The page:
Statins are a class of drug that reduces levels of low-density lipoprotein (LDL) cholesterol in the blood. Doctors sometimes refer to this simply as “bad” cholesterol.
Statins are some of the only cholesterol lowering drugs that demonstrably
This article explores why a person may want to come off statins and the risks of stopping this type of medication. We also provide a list of alternative treatment options.
Statins reduce levels of LDL cholesterol in the blood.
LDL cholesterol is a waxy, fatty substance that builds up in the walls of arteries.
LDL deposits restrict blood flow through the arteries and cause inflammation, which increases the risk of heart attack and stroke.
Statins work in two ways. First, they reduce the liver’s production of cholesterol.
Second, they help the liver reabsorb and break down cholesterol that is already in the walls of the arteries. Statins also have anti-inflammatory effects.
A person may want to come off statins for various reasons. Some common examples include:
According to the American College of Cardiology, around 85–90% of people who take statins do not experience any side effects.
As with all drugs, however, a small minority of people experience mild to severe side effects when taking statins.
The adverse effects that they most
Some people who take statins report having muscle pains, tenderness, or weakness. Statins may, in rare cases, damage the muscles.
If a person taking statins is having muscle aches, pains, or weakness, and they cannot link these symptoms to an obvious cause, such as exercise or physical labor, they should speak to a doctor.
A doctor can test the creatine kinase (CK) levels in their blood. The body releases CK when the muscles are damaged or inflamed. If a person has a high CK level, a doctor may advise stopping statin treatment.
Type 2 diabetes
Hyperglycemia, or increased blood sugar, is a potential side effect of statins. A person may hesitate about taking statins if they have concerns about their risk of developing type 2 diabetes.
The risk is highest among people with prediabetes. Taking statins increases type 2 diabetes risk by 0.2% for each year that a person takes the medication.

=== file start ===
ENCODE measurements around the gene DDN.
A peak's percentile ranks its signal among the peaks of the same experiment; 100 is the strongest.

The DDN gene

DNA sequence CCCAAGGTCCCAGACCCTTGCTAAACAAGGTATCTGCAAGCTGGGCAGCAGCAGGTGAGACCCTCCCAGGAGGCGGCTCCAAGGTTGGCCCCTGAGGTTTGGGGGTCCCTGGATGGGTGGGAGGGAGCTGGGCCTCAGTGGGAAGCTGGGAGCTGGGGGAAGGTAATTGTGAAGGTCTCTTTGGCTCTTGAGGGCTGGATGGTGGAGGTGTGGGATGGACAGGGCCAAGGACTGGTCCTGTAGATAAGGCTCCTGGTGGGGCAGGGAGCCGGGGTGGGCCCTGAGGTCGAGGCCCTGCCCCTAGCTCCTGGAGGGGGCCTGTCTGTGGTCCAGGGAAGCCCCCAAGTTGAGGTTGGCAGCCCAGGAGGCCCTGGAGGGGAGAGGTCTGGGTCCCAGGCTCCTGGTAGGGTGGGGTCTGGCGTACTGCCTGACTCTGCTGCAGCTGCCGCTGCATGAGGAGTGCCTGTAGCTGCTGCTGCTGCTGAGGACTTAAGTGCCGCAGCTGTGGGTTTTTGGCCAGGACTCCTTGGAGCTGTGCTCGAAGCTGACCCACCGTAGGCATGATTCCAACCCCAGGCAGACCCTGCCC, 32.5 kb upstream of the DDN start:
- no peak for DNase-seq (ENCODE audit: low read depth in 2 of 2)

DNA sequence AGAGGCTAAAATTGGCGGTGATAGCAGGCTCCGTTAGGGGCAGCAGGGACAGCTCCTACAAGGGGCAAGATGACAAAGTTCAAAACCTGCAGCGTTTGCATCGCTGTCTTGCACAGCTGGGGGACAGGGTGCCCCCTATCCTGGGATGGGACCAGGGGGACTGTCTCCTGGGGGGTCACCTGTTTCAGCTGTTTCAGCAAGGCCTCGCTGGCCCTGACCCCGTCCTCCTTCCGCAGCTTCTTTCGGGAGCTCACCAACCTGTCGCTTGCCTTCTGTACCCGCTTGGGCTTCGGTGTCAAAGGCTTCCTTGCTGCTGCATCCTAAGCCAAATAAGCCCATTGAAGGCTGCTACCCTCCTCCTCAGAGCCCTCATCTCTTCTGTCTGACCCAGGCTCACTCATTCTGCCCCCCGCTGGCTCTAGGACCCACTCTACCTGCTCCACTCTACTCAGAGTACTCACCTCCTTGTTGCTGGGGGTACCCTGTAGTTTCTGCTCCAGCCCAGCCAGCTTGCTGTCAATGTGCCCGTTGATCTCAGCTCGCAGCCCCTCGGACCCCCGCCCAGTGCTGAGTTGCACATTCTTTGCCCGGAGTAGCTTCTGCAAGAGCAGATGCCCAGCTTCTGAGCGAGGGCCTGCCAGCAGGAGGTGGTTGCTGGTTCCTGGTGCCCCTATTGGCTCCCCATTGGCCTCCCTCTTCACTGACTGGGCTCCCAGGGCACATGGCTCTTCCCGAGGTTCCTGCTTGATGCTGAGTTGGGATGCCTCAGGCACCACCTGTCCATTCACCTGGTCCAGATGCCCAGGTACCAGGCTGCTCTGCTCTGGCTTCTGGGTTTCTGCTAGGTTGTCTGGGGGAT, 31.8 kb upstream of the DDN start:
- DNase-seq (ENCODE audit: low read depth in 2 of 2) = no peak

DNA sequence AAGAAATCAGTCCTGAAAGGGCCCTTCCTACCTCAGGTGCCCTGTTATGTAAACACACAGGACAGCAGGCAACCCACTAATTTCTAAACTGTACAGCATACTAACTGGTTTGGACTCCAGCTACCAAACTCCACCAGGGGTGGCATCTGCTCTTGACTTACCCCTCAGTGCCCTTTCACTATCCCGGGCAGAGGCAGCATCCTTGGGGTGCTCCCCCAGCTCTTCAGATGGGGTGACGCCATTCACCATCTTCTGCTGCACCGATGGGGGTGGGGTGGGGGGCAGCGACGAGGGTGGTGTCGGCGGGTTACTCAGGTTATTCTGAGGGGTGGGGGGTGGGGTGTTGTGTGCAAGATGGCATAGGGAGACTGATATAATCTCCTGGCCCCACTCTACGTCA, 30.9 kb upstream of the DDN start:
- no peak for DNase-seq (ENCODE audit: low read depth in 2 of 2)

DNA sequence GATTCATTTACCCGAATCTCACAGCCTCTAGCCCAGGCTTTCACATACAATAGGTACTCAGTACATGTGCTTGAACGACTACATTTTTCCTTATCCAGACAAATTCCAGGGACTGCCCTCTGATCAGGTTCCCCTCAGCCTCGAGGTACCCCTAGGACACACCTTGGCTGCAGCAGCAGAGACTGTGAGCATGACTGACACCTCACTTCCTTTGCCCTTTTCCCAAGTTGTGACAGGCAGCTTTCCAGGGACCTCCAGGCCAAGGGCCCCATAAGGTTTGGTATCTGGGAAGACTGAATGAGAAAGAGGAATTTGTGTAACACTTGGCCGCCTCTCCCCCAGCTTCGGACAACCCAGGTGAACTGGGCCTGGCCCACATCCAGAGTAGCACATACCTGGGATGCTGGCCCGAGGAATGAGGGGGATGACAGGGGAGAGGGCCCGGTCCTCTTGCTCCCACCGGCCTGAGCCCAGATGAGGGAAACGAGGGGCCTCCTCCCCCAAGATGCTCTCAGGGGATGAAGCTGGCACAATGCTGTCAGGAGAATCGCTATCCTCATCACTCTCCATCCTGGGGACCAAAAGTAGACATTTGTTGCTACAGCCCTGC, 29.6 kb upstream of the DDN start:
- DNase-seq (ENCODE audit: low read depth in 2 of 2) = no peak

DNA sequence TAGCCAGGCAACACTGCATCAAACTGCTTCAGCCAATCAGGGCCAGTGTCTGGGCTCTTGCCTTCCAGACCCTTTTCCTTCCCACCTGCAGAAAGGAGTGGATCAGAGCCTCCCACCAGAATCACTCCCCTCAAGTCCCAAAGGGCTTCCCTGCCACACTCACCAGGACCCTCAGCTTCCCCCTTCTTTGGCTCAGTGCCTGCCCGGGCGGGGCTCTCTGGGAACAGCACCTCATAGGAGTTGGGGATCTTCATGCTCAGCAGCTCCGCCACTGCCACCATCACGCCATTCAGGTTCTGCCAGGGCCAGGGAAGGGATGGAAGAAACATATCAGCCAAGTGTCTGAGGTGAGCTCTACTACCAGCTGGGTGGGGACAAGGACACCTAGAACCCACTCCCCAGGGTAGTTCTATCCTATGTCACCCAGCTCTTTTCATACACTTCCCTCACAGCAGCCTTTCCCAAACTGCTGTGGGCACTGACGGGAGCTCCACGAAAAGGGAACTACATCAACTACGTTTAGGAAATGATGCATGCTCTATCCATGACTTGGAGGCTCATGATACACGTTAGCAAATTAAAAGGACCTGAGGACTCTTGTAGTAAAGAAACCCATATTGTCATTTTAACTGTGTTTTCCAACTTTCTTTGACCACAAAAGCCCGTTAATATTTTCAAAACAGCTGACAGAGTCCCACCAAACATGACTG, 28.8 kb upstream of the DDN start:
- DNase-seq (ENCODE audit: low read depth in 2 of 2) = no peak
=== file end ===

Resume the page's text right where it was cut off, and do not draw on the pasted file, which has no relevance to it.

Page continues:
In a person with normal baseline blood glucose levels, statins are highly unlikely to cause diabetes. The benefits of taking statins to prevent a cardiac event usually outweigh the risk of developing diabetes.
However, people who adopt these lifestyle changes should not assume that they can stop taking statins. To determine whether this is the case, a doctor can use blood tests to check that cholesterol levels are within a healthy range.
Women who are pregnant or planning for pregnancy should talk to their doctors about coming off statins.
None of the featured studies had identified a link between statin use and fetal developmental abnormalities.
However, the studies had examined very few cases of statin use during pregnancy, so the authors of the review were unable to rule out the risk.
Therefore, the AHA caution against the use of statins during pregnancy and breastfeeding.
Other side effects
Some people have concerns about statins increasing their risk of cancer or dementia or other neurocognitive problems.
There is no research to suggest that statins increase these risks.
While some people may develop dementia or cancer while taking statins, it is often because their risk of these conditions has increased with age.
People who are considering coming off statins should discuss this with their doctors.
Stopping statin treatment can be dangerous for certain people, especially those who have a history of stroke, heart attack, or stenting.
An IS occurs when a buildup of cholesterol in the arteries restricts blood flow to the brain.
The study included a total of 45,151 participants. It found that people who quit taking statins 3–6 months after having an IS were 42% more likely to experience a second stroke within 6–18 months.
There was no increased risk for people who continued to take statins at a reduced dose.
Anyone considering coming off statins should first discuss it with their doctor. The doctor may deem it too dangerous and may lower the dosage to a more tolerable level.
Taking a lower dosage of statins may mean incorporating another cholesterol lowering drug into the treatment plan.
In rare cases, a doctor may suggest stopping statin treatment altogether and replacing it with a different cholesterol lowering drug.
A doctor may prescribe any of the following drugs as an alternative to statins:
PCSK9 inhibitors bind to and inactivate the protein. This allows the liver to absorb more LDL cholesterol and reduce levels of this type of cholesterol in the blood.
Drugs in this class include alirocumab (Praluent) and evolocumab (Repatha).
Selective cholesterol absorption inhibitors
These drugs mainly reduce levels of LDL cholesterol. They may also slightly increase the levels of high-density lipoprotein, or “good,” cholesterol.
One example of an SCAI is ezetimibe (Zetia).
Other treatment options
Other treatment options include other lipid lowering therapies, which reduce levels of triglyceride fats in the blood.
Examples of lipid lowering drugs and supplements include:
- fibrates, such as gemfibrozil (Lopid), fenofibrate (Tricor), and clofibrate (Atromid-S)
- niacin, which is a form of vitamin B-3
- vascepa, which is a type of omega-3 fatty acid
Statins reduce LDL cholesterol, lowering the risk of heart attack and stroke.
There are many reasons that a person may want to come off statins. Some people experience or are concerned about side effects. Others may feel that they no longer need to take this type of drug.
Anyone who wants to stop taking a statin should talk to a doctor. In some cases, coming off these drugs can be dangerous.
The doctor may suggest reducing the dosage, combining the statin with another cholesterol lowering drug, or switching to another drug entirely.